Quigley Legislation to Prevent Bird Collisions Passes House
Today, an amendment based on U.S. Representative Mike Quigley’s (IL-05) Bird-Safe Buildings Act passed the House of Representatives as part of H.R. 2, the Moving Forward Act. The Bird-Safe Buildings Act would require that public building constructed, acquired, or significantly altered by the General Services Administration (GSA) incorporate bird-safe building materials and design features to reduce bird collisions.
“In a time when wildlife faces unprecedented, human-driven challenges, we have an obligation to be responsible members of our environment and do what we can to mitigate our impacts on those we share this planet with,” said Quigley. “That can start with protecting wildlife from deadly collisions with our buildings.”
Each year, up to one billion birds die from building collisions. The Bird-Safe Buildings Act would require that new or significantly altered buildings include bird-safe materials in their construction. This bill will permanently limit bird deaths for little to no cost. Ultimately, it will protect endangered birds from dying preventable deaths by eliminating indoor light display to the outside.
Quigley continued, “Including my amendment in HR 2 brings us that much closer to making the Bird-Safe Buildings Act law and would go a long way toward reducing the billions of fatal bird-building collisions that are contributing to the vanishing of America’s native songbirds.”
The Bird-Safe Buildings Act is endorsed by the American Bird Conservancy, Audubon Society, and the Humane Society Legislative Fund.
"Rep. Quigley has worked tirelessly to advance this legislation for more than a decade, and those efforts have paid off with a momentous achievement," said Dr. Christine Sheppard, Director of the Glass Collisions Program at American Bird Conservancy. "Recognition of the bird collisions issue at the federal level will set an example for the entire USA. It sets the stage for states and municipalities nationwide to advance legislation to prevent bird collisions with glass -- one of the biggest sources of bird mortality -- at a time when many birds are in decline and in desperate need of action."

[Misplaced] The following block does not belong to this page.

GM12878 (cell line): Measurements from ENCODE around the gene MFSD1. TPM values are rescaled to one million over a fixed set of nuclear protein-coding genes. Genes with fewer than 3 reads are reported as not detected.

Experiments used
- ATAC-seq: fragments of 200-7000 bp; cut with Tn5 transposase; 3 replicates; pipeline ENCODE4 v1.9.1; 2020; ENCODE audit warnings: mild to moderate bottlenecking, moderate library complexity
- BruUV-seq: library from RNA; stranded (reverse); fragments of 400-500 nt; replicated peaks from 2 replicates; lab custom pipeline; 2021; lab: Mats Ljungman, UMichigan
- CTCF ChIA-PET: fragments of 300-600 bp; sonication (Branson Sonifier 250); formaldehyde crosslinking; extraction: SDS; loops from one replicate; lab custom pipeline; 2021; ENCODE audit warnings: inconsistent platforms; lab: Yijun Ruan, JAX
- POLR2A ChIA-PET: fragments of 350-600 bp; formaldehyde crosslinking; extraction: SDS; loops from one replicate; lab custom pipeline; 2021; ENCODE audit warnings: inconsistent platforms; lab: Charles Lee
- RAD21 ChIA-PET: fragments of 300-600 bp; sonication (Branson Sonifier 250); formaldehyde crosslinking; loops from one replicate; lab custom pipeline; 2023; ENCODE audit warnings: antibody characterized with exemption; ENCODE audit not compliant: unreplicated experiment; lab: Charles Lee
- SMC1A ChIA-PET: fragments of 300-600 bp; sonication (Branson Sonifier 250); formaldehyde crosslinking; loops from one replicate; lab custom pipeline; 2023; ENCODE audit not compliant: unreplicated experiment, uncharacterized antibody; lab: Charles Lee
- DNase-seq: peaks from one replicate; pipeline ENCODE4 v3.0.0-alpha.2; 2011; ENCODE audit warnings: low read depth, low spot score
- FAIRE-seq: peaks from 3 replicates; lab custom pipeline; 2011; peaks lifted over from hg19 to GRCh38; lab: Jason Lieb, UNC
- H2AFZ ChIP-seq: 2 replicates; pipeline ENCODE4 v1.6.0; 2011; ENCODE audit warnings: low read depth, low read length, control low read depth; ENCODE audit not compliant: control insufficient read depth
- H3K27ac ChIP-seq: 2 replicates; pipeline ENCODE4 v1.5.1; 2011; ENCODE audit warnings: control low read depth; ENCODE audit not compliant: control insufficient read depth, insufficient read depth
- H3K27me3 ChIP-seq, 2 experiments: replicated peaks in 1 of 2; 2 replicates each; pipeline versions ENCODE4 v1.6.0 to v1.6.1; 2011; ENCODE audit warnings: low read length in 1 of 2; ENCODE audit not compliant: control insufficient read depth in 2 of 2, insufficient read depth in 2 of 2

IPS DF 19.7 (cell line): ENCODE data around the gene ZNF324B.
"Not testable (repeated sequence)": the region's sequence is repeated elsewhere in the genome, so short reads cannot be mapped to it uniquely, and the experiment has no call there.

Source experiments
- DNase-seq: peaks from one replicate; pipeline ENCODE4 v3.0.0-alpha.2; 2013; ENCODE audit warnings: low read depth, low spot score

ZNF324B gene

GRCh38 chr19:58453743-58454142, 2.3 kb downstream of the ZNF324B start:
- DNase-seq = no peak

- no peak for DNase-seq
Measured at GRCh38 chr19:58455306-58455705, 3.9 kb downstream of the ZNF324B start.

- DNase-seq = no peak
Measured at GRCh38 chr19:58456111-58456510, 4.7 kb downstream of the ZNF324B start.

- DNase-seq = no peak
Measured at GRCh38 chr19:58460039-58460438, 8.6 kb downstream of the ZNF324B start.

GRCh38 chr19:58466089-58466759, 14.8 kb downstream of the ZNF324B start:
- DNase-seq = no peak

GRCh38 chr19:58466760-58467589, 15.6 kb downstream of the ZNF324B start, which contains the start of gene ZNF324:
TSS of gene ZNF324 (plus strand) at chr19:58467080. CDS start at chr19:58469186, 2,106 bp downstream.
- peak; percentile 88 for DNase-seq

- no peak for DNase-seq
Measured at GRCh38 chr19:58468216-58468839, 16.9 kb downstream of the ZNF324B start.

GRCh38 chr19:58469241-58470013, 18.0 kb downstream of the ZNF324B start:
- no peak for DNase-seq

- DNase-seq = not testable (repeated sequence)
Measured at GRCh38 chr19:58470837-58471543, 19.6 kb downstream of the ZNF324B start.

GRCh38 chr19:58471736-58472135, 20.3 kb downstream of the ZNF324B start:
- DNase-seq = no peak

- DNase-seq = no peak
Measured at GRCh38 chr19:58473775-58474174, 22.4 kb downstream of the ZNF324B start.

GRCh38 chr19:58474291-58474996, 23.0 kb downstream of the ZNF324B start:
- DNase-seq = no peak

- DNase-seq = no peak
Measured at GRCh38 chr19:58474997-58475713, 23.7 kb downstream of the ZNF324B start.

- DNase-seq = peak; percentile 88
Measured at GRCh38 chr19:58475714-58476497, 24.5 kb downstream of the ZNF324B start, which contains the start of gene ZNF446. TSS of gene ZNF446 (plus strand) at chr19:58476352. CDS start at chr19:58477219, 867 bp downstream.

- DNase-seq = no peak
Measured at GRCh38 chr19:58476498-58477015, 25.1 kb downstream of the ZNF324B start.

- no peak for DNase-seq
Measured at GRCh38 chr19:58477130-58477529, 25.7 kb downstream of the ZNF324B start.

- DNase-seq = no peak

“Up to a billion birds are killed each year in collisions with buildings in the United States. Practices and technologies exist to reduce this mortality; the challenge is getting them implemented,” said Sara Amundson, president of the Humane Society Legislative Fund. “By encouraging adoption of these methods for federal buildings, the Bird-Safe Buildings Act will enable the federal government to reduce its impact on animals and serve as a model for other sectors. We applaud Representative Quigley for paving the way forward through this innovative bill.”
“Passing the Bird-Safe Buildings Act alongside this historic investment in infrastructure shows literally how we can rebuild better,” said Jesse Walls, senior director of government affairs for the National Audubon Society. “Bright lights and glass on buildings big and small can prove fatal to birds and the guidelines established by this bill will help save many of the up to one billion birds killed each year by crashing against buildings. The Bird-Safe Buildings Act will make new federal buildings safer for birds and can increase energy efficiency, all at little to no extra cost to taxpayers.”
H.R. 2, the Moving Forward Act, is sweeping legislation passed by House Democrats to invest in rebuilding America’s infrastructure.